http://www.perlmonks.org?node_id=202007

rah has asked for the wisdom of the Perl Monks concerning the following question:

Has anyone had any luck getting POE to run as a daemon? I've Googled and SuperSearched. I fount the excellent Programming POE tutortial that Matt Seargent presented at TPC. However, even Matt's daemon example won't run. It (and my) daemon attempts fail to run the POE kernel. I'm stumped. I can get this program to run by nohupping/backgrounding it, but I'd really like get this program to run as a daemon. Can anyone offer any tips, or point me to RTFM? Thanks. -Rich

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Re: How to run POE as a daemon
by blm (Hermit) on Oct 01, 2002 at 15:25 UTC

    All I know about POE is that it exists :-)

    However I know of a daemon written in perl that uses POE: aptcached. A quick scan of its source code reveals that it uses the same method as other perl scripts to become a daemon. It may help to look at that source code. I can't verify it myself as I am having CPAN problems when trying to install POE that weren't there yesterday.

    Sorry I couldn't be more helpful.

    --blm--
Re: How to run POE as a daemon
by hossman (Prior) on Oct 01, 2002 at 18:15 UTC
    I can get this program to run by nohupping/backgrounding it, but I'd really like get this program to run as a daemon.

    Your wording there makes me think that perhaps you don't understand hwat it is you are aking for.

    Any program which when run, sits and waits for input can be considered a simple daemon. When you say that if you nohup and/or background it it works, i get the impressing tha the daemon is working just fine -- it's only when you log out that it dies -- which is true of a lot of things that can still be considered daemons.

    I think the real question you want to be asking is "how can I make my daemon detach itself from its parent?"

    This link in particular looks interesting.

      This is not a daemon:
      while (1) { print "Enter a number: "; $Number = <STDIN>; chomp($Number); print "You entered - $Number.\n"; }
      yet you would have me believe it is.

      When I said daemon, I meant having true daemon characteristics, not kinda sorta daemon-like. Fork and exit, setsid, chdir /, close or redirect STDIN, STDOUT, STDERR. Here's the example from Matt Sergeants' talk:

      Daemonizing POE

      • We often write daemons with POE (network daemons, cron daemons, etc
      • But POE doesn't "background" automatically, so we need to write that:
      use POE; use POSIX; $|++; sub become_daemon { my $child = fork; die "Can't fork: $!" unless defined($child); exit(0) if $child; # parent dies; POSIX::setsid(); # become session leader open(STDIN,"</dev/null"); open(STDOUT,">/dev/null"); open(STDERR, '>&STDOUT'); umask(0); # forget file mode creation mask $ENV{PATH} = '/bin:/sbin:/usr/bin:/usr/sbin:/usr/local/bin'; delete @ENV{'IFS', 'CDPATH', 'ENV', 'BASH_ENV'}; } become_daemon(); # MUST do this before we create any sessions POE::Session->create( inline_states => { _start => sub { $_[KERNEL]->yield("loop") }, loop => sub { $_[KERNEL]->delay_set("loop", 10) }, }); $poe_kernel->run(); exit(0);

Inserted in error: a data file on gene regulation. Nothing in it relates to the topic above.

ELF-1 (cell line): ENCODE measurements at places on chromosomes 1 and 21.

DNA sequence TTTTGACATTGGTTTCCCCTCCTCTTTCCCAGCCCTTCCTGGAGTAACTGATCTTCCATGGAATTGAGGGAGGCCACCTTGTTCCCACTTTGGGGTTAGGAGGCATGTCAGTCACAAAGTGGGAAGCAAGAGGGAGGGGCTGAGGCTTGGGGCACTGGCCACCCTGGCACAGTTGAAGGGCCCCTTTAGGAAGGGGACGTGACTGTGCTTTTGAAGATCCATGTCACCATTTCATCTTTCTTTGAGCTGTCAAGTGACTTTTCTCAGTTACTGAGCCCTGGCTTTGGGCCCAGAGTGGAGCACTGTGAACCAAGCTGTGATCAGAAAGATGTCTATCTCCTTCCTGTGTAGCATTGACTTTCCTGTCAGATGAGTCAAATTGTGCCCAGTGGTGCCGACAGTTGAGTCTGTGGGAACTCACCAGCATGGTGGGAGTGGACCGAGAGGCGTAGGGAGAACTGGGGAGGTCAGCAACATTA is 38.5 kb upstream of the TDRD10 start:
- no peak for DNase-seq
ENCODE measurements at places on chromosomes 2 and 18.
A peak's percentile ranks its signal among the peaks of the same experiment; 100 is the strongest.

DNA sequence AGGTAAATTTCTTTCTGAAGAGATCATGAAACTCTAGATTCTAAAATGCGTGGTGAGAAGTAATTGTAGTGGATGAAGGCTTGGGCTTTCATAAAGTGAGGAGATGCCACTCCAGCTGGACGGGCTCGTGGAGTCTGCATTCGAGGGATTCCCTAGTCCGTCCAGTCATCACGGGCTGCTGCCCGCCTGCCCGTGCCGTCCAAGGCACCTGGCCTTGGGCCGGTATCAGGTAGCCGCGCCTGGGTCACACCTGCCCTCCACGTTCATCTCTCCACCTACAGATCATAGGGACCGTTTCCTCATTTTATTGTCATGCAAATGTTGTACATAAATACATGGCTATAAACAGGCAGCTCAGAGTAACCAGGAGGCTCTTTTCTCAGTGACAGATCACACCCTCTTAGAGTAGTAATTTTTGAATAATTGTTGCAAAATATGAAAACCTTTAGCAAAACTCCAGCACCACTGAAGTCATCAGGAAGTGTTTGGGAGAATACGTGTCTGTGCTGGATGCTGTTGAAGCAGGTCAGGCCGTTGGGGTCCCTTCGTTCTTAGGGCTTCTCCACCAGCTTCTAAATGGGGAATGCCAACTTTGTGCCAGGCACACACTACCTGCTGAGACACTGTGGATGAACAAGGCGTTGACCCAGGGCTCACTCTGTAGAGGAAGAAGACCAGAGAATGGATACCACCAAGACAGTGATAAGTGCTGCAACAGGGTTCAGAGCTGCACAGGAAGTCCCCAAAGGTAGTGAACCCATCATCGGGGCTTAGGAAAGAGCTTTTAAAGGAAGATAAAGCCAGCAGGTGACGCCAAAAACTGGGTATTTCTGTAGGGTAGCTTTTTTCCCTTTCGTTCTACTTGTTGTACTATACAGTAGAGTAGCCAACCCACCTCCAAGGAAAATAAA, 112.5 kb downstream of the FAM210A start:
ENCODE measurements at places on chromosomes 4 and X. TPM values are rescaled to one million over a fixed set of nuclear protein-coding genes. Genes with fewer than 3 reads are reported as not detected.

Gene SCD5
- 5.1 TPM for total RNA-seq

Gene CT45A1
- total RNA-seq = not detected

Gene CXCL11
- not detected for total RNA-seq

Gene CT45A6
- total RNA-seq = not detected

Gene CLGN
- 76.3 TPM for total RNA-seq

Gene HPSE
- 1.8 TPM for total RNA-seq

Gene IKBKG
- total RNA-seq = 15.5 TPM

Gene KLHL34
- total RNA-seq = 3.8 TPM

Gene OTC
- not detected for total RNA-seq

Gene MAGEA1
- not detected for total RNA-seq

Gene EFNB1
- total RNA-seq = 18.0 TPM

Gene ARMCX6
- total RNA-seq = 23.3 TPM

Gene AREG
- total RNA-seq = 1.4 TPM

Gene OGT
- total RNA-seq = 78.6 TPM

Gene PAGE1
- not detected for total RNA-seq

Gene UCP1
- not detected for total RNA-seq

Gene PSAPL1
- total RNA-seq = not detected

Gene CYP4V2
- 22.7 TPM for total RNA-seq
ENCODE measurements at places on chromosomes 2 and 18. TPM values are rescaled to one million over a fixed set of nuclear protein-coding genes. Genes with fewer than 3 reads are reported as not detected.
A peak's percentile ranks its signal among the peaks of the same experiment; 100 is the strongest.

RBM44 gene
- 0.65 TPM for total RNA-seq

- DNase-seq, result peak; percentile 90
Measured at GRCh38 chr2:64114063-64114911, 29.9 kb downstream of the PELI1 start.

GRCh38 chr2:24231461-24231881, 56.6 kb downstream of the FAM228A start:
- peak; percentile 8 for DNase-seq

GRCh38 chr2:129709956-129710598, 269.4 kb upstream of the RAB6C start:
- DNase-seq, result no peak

This example fails in the same way: POE::Kernel's run() method was never called.
        It doesn't fail. The warning "POE::Kernel's run() method was never called" is from the fact that the parent exits without having ever called $poe_kernel->run(), which is absolutely fine because the child continues and does that. It's just a warning. Ignore it. That warning should be gone in POE 0.23.
        This is not a daemon:
        while (1) { print "Enter a number: "; $Number = <STDIN>; chomp($Number); print "You entered - $Number.\n"; }
        yet you would have me believe it is.

        No, I don't consider that a daemon because it's actively soliciting information on a handle (or port, or file, etc...) as soon as it starts. I would however consider this to be a very simple daemon...

        while (1) { $Number = <STDIN>; chomp($Number); print "You entered - $Number.\n"; }

        ...because it passively waits for a connection on a handle (or port, etc...) before doing anything. it's not a very useful daemon because it's single threaded ... but lots of daemons can run as single threads.

        But none of this is really helping you achieve what you want, so i guess we'll just agree to disagree.

        In the mean time, perhaps Proc::Daemon would be of interest to you?

        I have no idea what POE is but that code is already dodgy to begin with. Perhaps this is a usage I'm not familar with but I'd normally write open(STDERR, '>&STDOUT'); as *STDERR = *STDOUT instead. There are no  or die "Couldn't open ...: $!" tests on the open() calls. It'd be interesting if you'd stick some print() calls around that script and let us know which line it's cheffing on.